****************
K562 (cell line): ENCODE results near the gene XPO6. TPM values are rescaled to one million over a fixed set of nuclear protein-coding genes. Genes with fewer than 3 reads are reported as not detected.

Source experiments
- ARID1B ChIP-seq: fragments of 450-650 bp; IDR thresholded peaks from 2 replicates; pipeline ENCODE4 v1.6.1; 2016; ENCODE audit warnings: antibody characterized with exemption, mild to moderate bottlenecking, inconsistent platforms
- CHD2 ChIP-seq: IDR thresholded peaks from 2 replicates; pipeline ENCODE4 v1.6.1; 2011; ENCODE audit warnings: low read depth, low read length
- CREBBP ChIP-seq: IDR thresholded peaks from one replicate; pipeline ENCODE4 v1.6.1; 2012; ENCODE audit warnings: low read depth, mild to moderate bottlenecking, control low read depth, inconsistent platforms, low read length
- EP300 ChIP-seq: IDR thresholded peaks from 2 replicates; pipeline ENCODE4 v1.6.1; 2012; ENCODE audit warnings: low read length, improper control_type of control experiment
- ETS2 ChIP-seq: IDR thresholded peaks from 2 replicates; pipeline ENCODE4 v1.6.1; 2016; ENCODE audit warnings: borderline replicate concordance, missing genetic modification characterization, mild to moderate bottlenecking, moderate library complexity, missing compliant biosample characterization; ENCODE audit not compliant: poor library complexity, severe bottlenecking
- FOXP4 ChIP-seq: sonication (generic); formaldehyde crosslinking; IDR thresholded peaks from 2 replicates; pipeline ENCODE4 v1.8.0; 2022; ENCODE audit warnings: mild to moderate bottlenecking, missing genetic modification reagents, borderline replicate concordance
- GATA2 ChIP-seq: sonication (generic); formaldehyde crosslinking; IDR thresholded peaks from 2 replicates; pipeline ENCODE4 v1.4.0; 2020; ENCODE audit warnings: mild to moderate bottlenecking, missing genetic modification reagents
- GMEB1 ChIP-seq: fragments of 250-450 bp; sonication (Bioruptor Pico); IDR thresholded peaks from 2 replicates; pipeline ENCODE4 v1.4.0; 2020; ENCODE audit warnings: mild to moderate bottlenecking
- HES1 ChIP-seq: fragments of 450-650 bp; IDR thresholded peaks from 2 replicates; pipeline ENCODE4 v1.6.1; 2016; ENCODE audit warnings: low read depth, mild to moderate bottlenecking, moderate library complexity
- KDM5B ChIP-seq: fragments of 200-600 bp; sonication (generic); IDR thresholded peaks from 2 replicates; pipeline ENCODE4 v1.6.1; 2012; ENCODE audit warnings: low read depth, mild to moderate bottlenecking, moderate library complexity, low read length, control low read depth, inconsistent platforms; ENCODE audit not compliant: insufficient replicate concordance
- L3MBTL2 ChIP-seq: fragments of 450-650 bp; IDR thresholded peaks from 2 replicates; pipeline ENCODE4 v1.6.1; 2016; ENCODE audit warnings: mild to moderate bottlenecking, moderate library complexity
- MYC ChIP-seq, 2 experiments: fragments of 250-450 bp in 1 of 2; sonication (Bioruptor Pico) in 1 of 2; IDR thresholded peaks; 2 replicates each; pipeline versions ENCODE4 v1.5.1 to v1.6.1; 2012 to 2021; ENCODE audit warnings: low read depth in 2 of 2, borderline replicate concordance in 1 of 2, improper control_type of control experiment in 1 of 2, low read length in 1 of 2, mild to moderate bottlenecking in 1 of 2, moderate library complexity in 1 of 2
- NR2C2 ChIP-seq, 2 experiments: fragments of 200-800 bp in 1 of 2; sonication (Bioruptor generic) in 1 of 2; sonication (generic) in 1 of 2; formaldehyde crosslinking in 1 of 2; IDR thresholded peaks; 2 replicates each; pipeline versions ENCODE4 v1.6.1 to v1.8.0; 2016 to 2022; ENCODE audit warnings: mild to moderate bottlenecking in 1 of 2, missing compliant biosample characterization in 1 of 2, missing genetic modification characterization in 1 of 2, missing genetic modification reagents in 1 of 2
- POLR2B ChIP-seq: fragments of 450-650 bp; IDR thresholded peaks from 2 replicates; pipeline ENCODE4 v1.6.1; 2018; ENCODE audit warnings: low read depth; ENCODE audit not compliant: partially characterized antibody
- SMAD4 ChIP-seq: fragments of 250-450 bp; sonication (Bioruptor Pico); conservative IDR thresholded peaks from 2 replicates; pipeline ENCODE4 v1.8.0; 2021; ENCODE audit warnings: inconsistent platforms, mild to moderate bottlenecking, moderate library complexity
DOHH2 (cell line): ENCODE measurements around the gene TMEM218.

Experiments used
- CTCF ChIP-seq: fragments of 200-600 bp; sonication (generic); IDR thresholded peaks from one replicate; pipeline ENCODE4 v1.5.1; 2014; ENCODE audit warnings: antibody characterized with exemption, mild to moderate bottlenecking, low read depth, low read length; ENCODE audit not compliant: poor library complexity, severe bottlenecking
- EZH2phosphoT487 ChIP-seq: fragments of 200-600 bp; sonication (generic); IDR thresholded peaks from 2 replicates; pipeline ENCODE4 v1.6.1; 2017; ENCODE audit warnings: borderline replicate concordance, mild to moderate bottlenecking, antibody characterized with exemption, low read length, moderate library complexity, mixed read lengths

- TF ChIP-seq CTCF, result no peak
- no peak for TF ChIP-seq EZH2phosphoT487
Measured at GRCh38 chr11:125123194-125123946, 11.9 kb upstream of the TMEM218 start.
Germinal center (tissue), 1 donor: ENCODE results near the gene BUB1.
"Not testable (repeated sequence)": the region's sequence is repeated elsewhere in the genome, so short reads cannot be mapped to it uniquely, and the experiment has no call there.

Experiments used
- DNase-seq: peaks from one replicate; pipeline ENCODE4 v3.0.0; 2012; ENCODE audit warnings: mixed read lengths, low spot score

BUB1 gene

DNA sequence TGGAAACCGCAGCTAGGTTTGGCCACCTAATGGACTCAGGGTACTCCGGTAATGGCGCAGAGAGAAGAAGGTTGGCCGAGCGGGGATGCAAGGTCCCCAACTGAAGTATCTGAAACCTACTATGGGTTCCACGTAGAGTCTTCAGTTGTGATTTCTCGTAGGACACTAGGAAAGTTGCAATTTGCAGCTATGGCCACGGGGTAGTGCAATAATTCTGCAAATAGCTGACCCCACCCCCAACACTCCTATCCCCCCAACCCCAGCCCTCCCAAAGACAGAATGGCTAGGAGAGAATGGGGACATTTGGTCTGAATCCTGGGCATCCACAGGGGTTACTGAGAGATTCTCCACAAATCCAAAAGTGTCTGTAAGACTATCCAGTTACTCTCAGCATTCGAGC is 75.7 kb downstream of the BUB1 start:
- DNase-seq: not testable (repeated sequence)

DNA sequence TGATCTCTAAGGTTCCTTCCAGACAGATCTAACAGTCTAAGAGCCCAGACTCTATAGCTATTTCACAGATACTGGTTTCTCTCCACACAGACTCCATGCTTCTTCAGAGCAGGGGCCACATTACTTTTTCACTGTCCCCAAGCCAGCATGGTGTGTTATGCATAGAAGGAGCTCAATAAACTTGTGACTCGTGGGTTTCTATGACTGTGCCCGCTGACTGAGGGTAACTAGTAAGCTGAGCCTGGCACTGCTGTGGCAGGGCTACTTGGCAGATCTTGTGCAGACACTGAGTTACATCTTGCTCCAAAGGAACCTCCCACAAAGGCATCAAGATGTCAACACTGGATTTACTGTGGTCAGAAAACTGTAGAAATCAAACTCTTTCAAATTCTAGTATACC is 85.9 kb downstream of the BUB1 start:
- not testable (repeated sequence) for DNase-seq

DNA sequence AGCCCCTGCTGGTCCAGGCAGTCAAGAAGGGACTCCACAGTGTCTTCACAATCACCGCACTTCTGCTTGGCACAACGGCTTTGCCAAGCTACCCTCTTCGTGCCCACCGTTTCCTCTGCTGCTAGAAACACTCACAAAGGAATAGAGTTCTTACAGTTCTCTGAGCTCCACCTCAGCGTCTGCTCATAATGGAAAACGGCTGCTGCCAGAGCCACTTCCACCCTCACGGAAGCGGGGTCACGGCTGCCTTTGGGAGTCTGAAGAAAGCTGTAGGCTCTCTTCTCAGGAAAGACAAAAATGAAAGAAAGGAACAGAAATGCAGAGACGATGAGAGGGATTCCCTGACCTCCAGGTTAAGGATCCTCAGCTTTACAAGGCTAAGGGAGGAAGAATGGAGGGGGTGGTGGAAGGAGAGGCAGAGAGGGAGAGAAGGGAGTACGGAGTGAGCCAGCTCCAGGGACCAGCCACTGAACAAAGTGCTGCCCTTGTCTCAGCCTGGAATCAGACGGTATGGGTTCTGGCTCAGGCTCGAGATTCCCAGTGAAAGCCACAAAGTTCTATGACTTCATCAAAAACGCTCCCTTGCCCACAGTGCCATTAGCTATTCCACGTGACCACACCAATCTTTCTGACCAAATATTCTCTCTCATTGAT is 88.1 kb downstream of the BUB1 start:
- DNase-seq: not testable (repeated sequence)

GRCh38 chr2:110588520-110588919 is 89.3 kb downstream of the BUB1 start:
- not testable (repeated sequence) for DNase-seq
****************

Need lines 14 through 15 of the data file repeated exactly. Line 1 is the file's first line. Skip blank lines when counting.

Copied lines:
- MYC ChIP-seq, 2 experiments: fragments of 250-450 bp in 1 of 2; sonication (Bioruptor Pico) in 1 of 2; IDR thresholded peaks; 2 replicates each; pipeline versions ENCODE4 v1.5.1 to v1.6.1; 2012 to 2021; ENCODE audit warnings: low read depth in 2 of 2, borderline replicate concordance in 1 of 2, improper control_type of control experiment in 1 of 2, low read length in 1 of 2, mild to moderate bottlenecking in 1 of 2, moderate library complexity in 1 of 2
- NR2C2 ChIP-seq, 2 experiments: fragments of 200-800 bp in 1 of 2; sonication (Bioruptor generic) in 1 of 2; sonication (generic) in 1 of 2; formaldehyde crosslinking in 1 of 2; IDR thresholded peaks; 2 replicates each; pipeline versions ENCODE4 v1.6.1 to v1.8.0; 2016 to 2022; ENCODE audit warnings: mild to moderate bottlenecking in 1 of 2, missing compliant biosample characterization in 1 of 2, missing genetic modification characterization in 1 of 2, missing genetic modification reagents in 1 of 2